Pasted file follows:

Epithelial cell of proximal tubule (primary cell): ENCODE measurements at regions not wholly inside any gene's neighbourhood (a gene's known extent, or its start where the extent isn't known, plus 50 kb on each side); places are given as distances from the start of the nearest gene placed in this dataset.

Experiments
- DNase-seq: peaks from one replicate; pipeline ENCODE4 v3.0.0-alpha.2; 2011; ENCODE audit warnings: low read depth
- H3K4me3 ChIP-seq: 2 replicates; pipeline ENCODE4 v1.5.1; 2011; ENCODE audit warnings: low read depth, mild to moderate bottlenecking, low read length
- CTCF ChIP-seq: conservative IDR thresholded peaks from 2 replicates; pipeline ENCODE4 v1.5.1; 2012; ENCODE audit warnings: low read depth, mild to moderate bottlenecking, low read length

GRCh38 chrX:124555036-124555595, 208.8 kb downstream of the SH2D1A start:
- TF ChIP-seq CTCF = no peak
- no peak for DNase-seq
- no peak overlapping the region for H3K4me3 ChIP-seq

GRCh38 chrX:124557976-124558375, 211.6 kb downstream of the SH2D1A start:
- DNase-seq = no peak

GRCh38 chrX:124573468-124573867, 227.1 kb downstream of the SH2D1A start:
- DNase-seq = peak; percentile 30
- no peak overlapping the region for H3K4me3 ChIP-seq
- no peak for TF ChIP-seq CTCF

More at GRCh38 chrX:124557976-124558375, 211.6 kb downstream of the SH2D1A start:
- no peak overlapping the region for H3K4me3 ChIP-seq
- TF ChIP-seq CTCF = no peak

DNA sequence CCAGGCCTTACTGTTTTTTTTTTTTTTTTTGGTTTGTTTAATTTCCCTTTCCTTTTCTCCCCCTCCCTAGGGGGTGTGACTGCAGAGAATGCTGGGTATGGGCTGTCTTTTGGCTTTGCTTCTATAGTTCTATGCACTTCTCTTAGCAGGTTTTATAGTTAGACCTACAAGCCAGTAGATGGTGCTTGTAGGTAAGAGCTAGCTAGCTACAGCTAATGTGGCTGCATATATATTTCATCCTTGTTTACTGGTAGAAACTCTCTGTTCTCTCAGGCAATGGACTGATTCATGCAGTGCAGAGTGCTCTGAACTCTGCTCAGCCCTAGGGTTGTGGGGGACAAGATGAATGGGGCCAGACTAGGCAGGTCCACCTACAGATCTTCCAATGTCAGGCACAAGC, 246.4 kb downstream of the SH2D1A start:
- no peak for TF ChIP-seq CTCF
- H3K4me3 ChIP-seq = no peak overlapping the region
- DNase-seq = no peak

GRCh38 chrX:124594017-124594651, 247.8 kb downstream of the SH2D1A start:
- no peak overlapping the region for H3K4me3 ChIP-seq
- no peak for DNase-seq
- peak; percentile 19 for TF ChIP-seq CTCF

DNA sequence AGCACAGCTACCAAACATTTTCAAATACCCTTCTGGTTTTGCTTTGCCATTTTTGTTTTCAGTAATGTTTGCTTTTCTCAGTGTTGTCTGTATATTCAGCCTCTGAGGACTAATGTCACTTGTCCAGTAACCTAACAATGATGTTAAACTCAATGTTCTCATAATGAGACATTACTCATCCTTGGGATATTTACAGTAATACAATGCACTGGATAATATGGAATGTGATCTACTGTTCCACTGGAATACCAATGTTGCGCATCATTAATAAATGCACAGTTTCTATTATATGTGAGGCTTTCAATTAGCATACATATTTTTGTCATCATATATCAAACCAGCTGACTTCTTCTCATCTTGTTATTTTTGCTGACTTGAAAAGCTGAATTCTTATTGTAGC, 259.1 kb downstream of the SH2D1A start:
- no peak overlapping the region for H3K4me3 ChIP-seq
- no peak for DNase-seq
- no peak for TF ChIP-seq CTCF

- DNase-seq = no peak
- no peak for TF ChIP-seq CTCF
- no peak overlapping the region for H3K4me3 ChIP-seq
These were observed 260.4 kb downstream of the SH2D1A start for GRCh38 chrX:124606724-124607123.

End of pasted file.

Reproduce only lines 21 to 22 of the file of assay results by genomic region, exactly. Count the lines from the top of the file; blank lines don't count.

- H3K4me3 ChIP-seq = no peak overlapping the region
- DNase-seq = no peak